When we bought our blueberry farm we knew we wanted the name to reference 1 Cor 9:22, where the Apostle Paul says something about having Common Ground with all people, because it cast a vision on what we wanted for the Farm. The logo designer we hired gave us one of the best pieces of business advice I’ve ever gotten: people don’t really care what your name is, they care what you do. So we named the farm Common Ground Farms Blueberries, not just Common Ground Farms, or Common Ground. Feel the difference?
I’m so aware of that now as I drive around and notice other logos. It’s strange how much it annoys me when business owners have the audacity to just throw a word and a picture out there without telling me what they do. I read, and think: am I supposed to know what you do? How are you going to grow your business if I don’t even know what you do? Are you thinking you’re so damn important that I want to spend time looking it up? In fact, because of your arrogance, I’m pretty sure I won’t ever patronize you. These are things that go through my head. And I appreciate business names that are very clear and unambiguous about what they do.
I guess it’s another reason why I am uptight when people call my business Next Level Fitness because it isn’t Next Level Fitness. It is Next Level Fitness Training. Because that’s what I do: fitness training. It’s a very important distinction.
Which brings me to my point about the honesty with which we portray ourselves, and the justifiable reasons why we don’t.
I read a post today from an exercise instructor who wanted advice from her peers (other instructors in leadership positions) about how to reprimand a man via email for not wearing a shirt to her exercise class. She thought it was inappropriate in a gym that mostly caters to women. That’s the gist of it, anyway.
One of the reasons why I want my own gym is because I want a space where everyone can just be who they are. If you want to show up in stilettos and a mini skirt then, My goodness! show up and stilettos in a miniskirt! Why should a grown-up be told what she should wear to a gym?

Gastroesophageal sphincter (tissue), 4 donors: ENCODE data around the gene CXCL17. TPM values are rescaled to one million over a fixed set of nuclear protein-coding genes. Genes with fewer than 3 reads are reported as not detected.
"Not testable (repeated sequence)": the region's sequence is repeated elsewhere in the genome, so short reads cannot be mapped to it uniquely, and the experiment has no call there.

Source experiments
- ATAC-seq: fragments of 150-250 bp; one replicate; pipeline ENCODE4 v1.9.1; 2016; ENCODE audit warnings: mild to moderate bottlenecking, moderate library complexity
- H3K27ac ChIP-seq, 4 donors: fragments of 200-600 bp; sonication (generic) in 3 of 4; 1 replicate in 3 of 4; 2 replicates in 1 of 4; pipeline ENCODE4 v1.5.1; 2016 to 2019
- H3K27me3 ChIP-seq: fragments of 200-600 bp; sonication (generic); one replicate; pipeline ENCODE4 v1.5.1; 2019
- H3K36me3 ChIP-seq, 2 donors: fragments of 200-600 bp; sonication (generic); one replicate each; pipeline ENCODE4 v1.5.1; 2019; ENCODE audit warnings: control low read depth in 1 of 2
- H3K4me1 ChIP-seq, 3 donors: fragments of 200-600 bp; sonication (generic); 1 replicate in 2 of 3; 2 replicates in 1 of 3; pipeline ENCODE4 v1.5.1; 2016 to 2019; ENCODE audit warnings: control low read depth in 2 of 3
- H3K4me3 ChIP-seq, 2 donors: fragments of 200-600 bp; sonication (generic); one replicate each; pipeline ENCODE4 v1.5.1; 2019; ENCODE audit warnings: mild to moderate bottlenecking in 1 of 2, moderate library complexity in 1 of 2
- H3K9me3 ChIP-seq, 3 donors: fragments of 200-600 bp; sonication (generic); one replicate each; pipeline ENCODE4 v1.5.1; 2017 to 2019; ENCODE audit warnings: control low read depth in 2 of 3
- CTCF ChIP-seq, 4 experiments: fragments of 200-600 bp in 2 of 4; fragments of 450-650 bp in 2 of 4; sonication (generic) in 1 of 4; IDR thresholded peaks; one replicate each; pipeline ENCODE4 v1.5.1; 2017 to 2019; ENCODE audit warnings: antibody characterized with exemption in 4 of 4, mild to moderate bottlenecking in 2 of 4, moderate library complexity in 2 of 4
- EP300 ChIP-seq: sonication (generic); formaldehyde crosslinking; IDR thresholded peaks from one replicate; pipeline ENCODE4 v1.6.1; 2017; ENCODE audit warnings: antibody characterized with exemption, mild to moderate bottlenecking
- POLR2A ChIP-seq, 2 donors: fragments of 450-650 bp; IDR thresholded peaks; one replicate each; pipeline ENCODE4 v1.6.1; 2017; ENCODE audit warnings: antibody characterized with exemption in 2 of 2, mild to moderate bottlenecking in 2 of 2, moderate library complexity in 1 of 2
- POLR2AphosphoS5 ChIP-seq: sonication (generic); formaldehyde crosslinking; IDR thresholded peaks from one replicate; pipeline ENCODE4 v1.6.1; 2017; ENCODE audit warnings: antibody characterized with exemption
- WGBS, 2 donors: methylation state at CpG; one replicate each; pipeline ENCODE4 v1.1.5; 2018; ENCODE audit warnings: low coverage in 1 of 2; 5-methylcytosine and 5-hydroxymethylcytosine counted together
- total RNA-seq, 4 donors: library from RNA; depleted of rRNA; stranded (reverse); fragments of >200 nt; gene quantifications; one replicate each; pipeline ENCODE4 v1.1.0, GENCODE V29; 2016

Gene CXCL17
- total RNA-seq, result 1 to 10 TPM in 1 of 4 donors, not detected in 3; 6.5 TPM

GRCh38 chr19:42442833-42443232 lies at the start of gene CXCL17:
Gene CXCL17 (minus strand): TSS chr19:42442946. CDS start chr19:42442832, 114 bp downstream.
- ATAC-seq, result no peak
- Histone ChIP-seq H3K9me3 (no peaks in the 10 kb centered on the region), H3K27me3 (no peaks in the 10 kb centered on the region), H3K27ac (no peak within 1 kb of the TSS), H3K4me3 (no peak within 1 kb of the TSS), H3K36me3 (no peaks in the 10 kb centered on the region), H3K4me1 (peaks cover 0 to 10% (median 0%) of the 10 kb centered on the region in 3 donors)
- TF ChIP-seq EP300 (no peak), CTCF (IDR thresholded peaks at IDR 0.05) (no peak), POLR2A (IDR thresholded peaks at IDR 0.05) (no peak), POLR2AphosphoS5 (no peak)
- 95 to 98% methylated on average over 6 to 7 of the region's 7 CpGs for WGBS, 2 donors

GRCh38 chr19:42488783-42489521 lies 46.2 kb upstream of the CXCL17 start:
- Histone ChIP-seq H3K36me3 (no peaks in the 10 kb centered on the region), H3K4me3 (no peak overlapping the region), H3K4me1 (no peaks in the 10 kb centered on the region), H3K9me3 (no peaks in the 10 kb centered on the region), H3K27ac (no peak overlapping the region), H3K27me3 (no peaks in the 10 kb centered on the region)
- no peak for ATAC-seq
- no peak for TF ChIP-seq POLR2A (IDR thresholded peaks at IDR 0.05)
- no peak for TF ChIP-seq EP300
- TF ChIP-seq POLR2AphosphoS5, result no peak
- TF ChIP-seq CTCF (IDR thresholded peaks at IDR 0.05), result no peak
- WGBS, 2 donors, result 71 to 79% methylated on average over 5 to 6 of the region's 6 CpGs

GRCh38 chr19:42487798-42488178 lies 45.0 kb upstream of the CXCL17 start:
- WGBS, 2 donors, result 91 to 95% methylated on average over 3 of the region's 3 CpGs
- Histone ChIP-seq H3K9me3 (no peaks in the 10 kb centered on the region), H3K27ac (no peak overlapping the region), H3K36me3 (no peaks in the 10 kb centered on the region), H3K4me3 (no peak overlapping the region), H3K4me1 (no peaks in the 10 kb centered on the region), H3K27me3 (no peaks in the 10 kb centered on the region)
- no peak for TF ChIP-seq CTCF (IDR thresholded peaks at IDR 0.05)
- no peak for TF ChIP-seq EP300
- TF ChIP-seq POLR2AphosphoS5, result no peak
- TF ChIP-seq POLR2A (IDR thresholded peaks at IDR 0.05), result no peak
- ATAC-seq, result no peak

A place I used to go to, had a giant sign taking up a whole wall numbering the rules of the gym. About 10 things regarding voices, clothing, cleaning up after yourself, moving equipment around. And the last rule was: If you don’t like these rules, we’ll gladly show you the way to the YMCA.
I loved this because in the town I was in, it was exactly why this gym would never compete with mine. In my gym, we have one rule, well, two:
- Show love and respect to others
- Show love and respect to yourself
That’s it. If you respect others, you wipe up the equipment and put it away. If you love yourself, you pay your dues and you show up, etc. To me Love/Respect + Autonomy is always best.
It also means, if you show up in stilettos and a mini skirt, or shirtless to a place like my gym where it completely acceptable, and someone else asks you kindly to change because it’s a distraction, you say “By all means! I do not want to distract.” Because there is not judgement. Only love. And respect.
So, I guess this is where I make my point. I think we all want autonomy for ourselves, but we forget about showing love or being love. We want love for ourselves, but we forget about others’ need for autonomy. I think people are afraid to express their authenticity; afraid to use distinct, transparent language about who they are and what they represent because they fear others will be unhappy with them, or show disapproval toward them. If the default was love, there is no fear. When the default is love, we accept in love and we offer in love.